Where will Connecticut\'s coastal salt marshes be in the future? Ultimately, the future of Connecticut\'s salt marshes depends on land use decisions and policy implication that require an ability to see the next 100 years, today. The ground breaking Salt Marsh Advancement Zone project provided answers. This Nov 11th program was extremely successful and informative bringing over 60 people from throughout Connecticut to the City of West Haven.

Our Mission

The Land Trust of West Haven, Inc. is a non-profit organization formed to promote the preservation of natural resources and open space properties of public significance in West Haven, CT, including coastal resources, with particular emphasis on the shoreline of the Long Island Sound in the general area of Savin Rock as well as the land, water, wetlands, plant and animal life thereon.

The Beetles are Coming!

Call to Action!

Help save Connecticut’s forest by joining the Land Trust of West Haven to become a first detector!

In response to this potential devastation to Connecticut lands, forests and animals, the Land Trust of West Haven in partnership with the West Haven Tree Commission will be happy to arrange at time to show the film “Lurking in the Trees” and speak with your group or organization in hopes that you will serve as part of Connecticut’s team of first detectors – our best defense against the ALB is a good offense.

Programs/Events 2013

The West Haven Shoreline

West Haven’s crown-jewel shoreline is one of the foremost locations in Connecticut to spot rare shorebirds, serving as a migratory route for some of the most endangered bird species. The Sandy Point estuary, one of the sites featured on the Connecticut Coastal Birding Trail, has been designated an “important bird area” by Audubon Connecticut. It is also the area where Sammy the harp seal has been spotted.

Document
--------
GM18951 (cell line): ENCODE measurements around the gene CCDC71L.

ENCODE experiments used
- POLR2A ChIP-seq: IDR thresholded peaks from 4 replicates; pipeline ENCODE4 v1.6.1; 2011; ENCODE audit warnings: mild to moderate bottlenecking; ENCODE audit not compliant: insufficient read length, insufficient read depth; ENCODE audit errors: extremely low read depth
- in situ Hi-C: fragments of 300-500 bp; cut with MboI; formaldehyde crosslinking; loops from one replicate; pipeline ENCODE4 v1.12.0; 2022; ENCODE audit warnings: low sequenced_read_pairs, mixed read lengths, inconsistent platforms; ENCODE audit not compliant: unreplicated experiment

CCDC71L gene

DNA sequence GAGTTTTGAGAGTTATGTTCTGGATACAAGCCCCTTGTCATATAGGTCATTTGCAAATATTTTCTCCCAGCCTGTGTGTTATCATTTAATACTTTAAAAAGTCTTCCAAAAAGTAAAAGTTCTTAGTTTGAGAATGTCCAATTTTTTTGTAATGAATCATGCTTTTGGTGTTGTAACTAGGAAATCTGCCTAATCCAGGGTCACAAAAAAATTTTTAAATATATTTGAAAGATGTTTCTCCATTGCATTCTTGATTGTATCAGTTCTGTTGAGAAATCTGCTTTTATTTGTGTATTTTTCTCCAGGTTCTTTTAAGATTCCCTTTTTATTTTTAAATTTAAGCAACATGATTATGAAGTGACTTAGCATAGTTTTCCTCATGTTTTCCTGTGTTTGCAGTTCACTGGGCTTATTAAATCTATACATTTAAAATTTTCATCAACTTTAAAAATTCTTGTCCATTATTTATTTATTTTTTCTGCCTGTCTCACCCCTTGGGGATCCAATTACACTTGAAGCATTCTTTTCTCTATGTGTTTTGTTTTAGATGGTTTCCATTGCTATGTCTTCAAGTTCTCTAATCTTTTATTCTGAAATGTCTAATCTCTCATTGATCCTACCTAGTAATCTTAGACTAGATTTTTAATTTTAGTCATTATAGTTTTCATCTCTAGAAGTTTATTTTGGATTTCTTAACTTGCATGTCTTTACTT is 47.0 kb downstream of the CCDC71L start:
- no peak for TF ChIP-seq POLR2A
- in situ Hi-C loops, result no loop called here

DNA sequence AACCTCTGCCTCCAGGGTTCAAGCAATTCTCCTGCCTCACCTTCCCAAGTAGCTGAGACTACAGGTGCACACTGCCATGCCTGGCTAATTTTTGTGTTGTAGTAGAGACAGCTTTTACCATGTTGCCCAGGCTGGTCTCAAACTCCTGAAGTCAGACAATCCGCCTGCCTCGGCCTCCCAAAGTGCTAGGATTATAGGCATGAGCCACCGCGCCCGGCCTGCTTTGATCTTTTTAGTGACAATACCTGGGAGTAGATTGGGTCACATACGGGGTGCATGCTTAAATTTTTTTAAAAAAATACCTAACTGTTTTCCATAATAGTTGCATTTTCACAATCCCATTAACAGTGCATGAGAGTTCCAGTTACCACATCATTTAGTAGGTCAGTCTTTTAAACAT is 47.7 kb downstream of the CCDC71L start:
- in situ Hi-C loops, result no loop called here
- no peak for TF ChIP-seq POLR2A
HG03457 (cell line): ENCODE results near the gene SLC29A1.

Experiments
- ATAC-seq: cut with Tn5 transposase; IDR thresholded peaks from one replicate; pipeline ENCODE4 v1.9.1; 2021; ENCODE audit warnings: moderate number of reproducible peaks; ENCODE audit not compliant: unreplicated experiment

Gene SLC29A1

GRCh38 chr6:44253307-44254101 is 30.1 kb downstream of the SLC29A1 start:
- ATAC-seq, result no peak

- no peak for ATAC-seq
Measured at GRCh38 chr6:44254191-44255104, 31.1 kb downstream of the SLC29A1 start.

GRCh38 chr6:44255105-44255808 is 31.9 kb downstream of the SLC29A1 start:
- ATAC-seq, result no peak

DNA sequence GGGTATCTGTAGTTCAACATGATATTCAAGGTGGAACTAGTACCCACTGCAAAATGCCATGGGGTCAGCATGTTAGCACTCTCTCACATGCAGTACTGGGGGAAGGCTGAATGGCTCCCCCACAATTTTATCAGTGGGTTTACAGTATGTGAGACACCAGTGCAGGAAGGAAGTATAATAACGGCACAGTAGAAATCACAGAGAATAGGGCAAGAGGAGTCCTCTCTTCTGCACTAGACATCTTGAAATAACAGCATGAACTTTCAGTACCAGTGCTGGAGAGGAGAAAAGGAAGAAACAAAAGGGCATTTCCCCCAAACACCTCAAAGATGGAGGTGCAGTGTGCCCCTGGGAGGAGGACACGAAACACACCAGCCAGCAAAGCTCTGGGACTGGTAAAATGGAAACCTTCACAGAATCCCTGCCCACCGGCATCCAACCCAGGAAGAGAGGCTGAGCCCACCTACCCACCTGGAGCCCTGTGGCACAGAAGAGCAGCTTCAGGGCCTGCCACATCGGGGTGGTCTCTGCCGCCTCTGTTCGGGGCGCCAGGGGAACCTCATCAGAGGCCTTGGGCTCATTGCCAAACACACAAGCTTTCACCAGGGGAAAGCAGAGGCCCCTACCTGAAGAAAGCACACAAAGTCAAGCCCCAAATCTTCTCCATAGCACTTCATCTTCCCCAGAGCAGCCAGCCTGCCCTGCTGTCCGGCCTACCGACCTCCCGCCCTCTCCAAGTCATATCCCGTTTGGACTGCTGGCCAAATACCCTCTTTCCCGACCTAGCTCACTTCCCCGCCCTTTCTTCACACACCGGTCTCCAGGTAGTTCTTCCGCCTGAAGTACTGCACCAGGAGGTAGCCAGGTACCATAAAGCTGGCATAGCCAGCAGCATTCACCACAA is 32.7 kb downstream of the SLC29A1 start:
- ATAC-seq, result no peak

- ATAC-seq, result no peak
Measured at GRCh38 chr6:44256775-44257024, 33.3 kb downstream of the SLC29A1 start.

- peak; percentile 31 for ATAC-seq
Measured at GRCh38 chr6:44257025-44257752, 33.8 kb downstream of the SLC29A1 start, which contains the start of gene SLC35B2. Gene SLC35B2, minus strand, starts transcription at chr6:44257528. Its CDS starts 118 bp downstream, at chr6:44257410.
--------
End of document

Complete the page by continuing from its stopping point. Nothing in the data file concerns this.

Historic Bradley Point Park, featuring sweeping panoramas of Long Island Sound, marks the area where invading British troops landed on July 5, 1779, and now serves as a hotbed for picnickers and passive recreation. The shoreline is just minutes from the historic downtown business district.

Go Fly a Kite

Legend suggests that the first kite was born when a Chinese farmer tied a string to his hat to keep it from blowing away. When a strong wind cam along, the hat would lift and the first kite was born.

You Can Make A Difference

Hazardous Materials

“Chemicals that are properly disposed of do not end up contaminating the soil (and possibly the well water below it) or our rivers and Long Island Sound.”

Reseach on LI Sound